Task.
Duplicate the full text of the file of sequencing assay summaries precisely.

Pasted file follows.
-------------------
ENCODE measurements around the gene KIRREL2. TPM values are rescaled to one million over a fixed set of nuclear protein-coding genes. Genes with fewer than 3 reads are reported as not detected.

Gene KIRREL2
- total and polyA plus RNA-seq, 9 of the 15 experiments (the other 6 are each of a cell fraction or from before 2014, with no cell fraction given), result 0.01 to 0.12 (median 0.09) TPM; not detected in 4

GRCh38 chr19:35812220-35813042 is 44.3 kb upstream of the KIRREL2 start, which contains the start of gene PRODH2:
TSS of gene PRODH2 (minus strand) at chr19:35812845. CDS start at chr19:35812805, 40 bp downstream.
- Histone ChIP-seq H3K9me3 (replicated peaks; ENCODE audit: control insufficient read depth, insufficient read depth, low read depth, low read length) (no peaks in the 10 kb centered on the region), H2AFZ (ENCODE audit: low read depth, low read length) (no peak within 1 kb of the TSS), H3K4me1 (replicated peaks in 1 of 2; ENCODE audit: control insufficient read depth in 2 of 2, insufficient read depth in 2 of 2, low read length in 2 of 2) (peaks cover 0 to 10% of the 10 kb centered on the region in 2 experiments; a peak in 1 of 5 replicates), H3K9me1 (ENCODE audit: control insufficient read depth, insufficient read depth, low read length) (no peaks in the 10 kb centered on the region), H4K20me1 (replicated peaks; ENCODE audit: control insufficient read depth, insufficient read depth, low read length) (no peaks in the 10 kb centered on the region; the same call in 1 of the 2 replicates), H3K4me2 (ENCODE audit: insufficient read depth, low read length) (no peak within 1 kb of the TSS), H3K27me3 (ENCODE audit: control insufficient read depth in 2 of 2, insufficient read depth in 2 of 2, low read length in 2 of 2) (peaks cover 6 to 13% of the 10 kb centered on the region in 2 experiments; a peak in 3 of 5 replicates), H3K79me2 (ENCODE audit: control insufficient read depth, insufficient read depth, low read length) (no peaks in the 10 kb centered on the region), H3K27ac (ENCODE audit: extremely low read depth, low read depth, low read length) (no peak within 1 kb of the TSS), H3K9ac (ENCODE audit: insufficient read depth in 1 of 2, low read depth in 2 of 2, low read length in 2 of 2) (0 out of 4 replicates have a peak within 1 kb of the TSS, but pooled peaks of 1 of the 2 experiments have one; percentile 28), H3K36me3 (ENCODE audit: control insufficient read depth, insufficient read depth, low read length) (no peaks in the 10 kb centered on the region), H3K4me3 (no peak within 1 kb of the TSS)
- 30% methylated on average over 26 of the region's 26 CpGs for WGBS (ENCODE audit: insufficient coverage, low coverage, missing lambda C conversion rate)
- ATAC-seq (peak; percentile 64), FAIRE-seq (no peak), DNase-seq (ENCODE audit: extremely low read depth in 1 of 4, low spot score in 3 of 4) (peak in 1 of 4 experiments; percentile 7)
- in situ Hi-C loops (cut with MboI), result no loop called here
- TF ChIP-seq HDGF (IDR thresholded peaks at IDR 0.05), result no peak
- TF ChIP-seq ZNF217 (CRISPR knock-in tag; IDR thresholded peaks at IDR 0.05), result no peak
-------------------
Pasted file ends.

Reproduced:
ENCODE measurements around the gene KIRREL2. TPM values are rescaled to one million over a fixed set of nuclear protein-coding genes. Genes with fewer than 3 reads are reported as not detected.

Gene KIRREL2
- total and polyA plus RNA-seq, 9 of the 15 experiments (the other 6 are each of a cell fraction or from before 2014, with no cell fraction given), result 0.01 to 0.12 (median 0.09) TPM; not detected in 4

GRCh38 chr19:35812220-35813042 is 44.3 kb upstream of the KIRREL2 start, which contains the start of gene PRODH2:
TSS of gene PRODH2 (minus strand) at chr19:35812845. CDS start at chr19:35812805, 40 bp downstream.
- Histone ChIP-seq H3K9me3 (replicated peaks; ENCODE audit: control insufficient read depth, insufficient read depth, low read depth, low read length) (no peaks in the 10 kb centered on the region), H2AFZ (ENCODE audit: low read depth, low read length) (no peak within 1 kb of the TSS), H3K4me1 (replicated peaks in 1 of 2; ENCODE audit: control insufficient read depth in 2 of 2, insufficient read depth in 2 of 2, low read length in 2 of 2) (peaks cover 0 to 10% of the 10 kb centered on the region in 2 experiments; a peak in 1 of 5 replicates), H3K9me1 (ENCODE audit: control insufficient read depth, insufficient read depth, low read length) (no peaks in the 10 kb centered on the region), H4K20me1 (replicated peaks; ENCODE audit: control insufficient read depth, insufficient read depth, low read length) (no peaks in the 10 kb centered on the region; the same call in 1 of the 2 replicates), H3K4me2 (ENCODE audit: insufficient read depth, low read length) (no peak within 1 kb of the TSS), H3K27me3 (ENCODE audit: control insufficient read depth in 2 of 2, insufficient read depth in 2 of 2, low read length in 2 of 2) (peaks cover 6 to 13% of the 10 kb centered on the region in 2 experiments; a peak in 3 of 5 replicates), H3K79me2 (ENCODE audit: control insufficient read depth, insufficient read depth, low read length) (no peaks in the 10 kb centered on the region), H3K27ac (ENCODE audit: extremely low read depth, low read depth, low read length) (no peak within 1 kb of the TSS), H3K9ac (ENCODE audit: insufficient read depth in 1 of 2, low read depth in 2 of 2, low read length in 2 of 2) (0 out of 4 replicates have a peak within 1 kb of the TSS, but pooled peaks of 1 of the 2 experiments have one; percentile 28), H3K36me3 (ENCODE audit: control insufficient read depth, insufficient read depth, low read length) (no peaks in the 10 kb centered on the region), H3K4me3 (no peak within 1 kb of the TSS)
- 30% methylated on average over 26 of the region's 26 CpGs for WGBS (ENCODE audit: insufficient coverage, low coverage, missing lambda C conversion rate)
- ATAC-seq (peak; percentile 64), FAIRE-seq (no peak), DNase-seq (ENCODE audit: extremely low read depth in 1 of 4, low spot score in 3 of 4) (peak in 1 of 4 experiments; percentile 7)
- in situ Hi-C loops (cut with MboI), result no loop called here
- TF ChIP-seq HDGF (IDR thresholded peaks at IDR 0.05), result no peak
- TF ChIP-seq ZNF217 (CRISPR knock-in tag; IDR thresholded peaks at IDR 0.05), result no peak